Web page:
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Texas District Fight Goes To Court

gavel against backdrop of map of Texas and Mexico
AP / CBS
The battle over congressional redistricting shifted from the state Capitol to federal court as Democrats filed a motion to prohibit the state from implementing a new Republican-backed map.

The court motion alleges the map may violate federal law and would be disruptive because it moves more than 8.1 million Texans into new districts. It seeks to have implementation blocked until at least the 2004 election cycle.

U.S. Rep. Martin Frost, a Democrat, said the new plan is an unconstitutional attempt to guarantee victory for seven Republican politicians and reduces the number of minority districts in Texas from 11 to 10.

"It's a brutal and ugly trade-off: Seven GOP politicians win, but 3.6 million minority Texans lose," he said.

Republicans have said the new map adds a new minority district in Houston and another in south Texas. The state attorney general's office expects the map will be upheld by the Justice Department, said spokeswoman Angela Hale.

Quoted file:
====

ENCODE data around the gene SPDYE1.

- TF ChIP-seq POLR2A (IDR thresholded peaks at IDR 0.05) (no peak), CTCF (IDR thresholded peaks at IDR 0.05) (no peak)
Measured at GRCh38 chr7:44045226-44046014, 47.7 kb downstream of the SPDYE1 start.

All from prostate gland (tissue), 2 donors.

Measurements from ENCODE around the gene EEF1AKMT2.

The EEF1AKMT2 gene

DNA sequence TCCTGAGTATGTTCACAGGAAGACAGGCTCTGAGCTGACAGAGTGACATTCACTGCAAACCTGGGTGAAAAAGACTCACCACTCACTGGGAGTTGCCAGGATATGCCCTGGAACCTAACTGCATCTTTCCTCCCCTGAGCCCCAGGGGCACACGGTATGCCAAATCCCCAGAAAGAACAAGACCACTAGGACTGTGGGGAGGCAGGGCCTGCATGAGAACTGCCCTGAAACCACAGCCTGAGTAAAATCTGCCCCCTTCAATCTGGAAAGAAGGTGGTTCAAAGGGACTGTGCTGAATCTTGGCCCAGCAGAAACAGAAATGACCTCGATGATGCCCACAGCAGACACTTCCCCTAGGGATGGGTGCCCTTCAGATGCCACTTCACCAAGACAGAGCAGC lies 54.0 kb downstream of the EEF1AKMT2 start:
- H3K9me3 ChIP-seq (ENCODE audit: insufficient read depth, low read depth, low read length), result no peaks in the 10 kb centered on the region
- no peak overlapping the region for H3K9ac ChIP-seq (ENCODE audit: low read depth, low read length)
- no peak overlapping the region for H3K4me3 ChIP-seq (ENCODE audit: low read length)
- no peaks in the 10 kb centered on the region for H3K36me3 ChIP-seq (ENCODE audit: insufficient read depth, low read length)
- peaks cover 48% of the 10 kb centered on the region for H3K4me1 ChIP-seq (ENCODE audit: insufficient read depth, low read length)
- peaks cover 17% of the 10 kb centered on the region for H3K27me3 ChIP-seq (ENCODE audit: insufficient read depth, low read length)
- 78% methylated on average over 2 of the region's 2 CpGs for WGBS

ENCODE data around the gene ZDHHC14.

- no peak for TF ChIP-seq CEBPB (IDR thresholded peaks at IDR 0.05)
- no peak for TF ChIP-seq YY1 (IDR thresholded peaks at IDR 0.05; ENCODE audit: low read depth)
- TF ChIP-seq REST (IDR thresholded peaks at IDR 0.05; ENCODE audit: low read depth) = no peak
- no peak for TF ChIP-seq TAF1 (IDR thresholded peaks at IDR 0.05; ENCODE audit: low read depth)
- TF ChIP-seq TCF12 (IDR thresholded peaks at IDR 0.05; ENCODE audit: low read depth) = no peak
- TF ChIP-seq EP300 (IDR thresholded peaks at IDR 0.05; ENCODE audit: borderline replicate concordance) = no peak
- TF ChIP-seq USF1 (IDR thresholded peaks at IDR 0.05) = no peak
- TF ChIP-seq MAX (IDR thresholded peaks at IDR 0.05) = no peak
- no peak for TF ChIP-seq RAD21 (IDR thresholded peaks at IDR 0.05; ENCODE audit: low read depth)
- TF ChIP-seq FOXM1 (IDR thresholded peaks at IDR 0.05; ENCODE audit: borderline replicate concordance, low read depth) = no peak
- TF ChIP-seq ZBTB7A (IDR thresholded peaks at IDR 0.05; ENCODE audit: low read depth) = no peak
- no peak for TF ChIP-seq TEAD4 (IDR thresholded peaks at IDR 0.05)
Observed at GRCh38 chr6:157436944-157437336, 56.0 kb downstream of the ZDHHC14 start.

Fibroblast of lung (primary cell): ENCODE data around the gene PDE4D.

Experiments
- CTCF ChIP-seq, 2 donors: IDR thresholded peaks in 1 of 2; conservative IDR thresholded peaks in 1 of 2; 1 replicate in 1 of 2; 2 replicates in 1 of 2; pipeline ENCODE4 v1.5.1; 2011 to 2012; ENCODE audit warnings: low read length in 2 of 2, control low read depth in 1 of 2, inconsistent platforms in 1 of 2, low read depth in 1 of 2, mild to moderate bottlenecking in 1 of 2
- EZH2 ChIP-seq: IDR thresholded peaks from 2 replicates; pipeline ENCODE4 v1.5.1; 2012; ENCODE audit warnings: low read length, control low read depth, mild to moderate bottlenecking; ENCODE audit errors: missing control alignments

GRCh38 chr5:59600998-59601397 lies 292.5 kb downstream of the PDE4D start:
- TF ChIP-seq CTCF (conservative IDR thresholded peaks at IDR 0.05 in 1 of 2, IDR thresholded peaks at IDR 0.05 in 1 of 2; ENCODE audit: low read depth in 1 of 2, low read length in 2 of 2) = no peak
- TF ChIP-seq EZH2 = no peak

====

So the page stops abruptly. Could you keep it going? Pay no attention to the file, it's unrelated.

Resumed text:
Democrats filed the motion Sunday with a three-judge panel in Tyler, the same panel that drew the redistricting map now in effect, said attorney Gerry Hebert, who represents Democratic interests. The judges drew that map after state lawmakers failed to agree on a plan.

The same day, a similar motion was filed with a federal judge in Marshall, in east Texas, by a group of Democrats seeking a temporary restraining order blocking the map.

Rusk City Councilman Walter Session, one of the plaintiffs, said he sued because he believes black representation would be lost under the new plan, the Tyler Morning Telegraph reported in its Wednesday editions.

Congressional redistricting usually follows the once-a-decade U.S. census. But Texas Republicans, led by U.S. House Majority Leader Tom DeLay, pushed for new districts this year even though it was a non-census year, arguing that lawmakers – not judges – should draw the boundaries.

Democrats wanted to keep the existing districts and fought the bill's passage, staging two boycotts of the Texas Legislature.

Under the plan, Republicans could win as many as seven additional seats in the state's congressional delegation, which Democrats now dominate 17-15. Republican Gov. Rick Perry signed the bill into law Monday.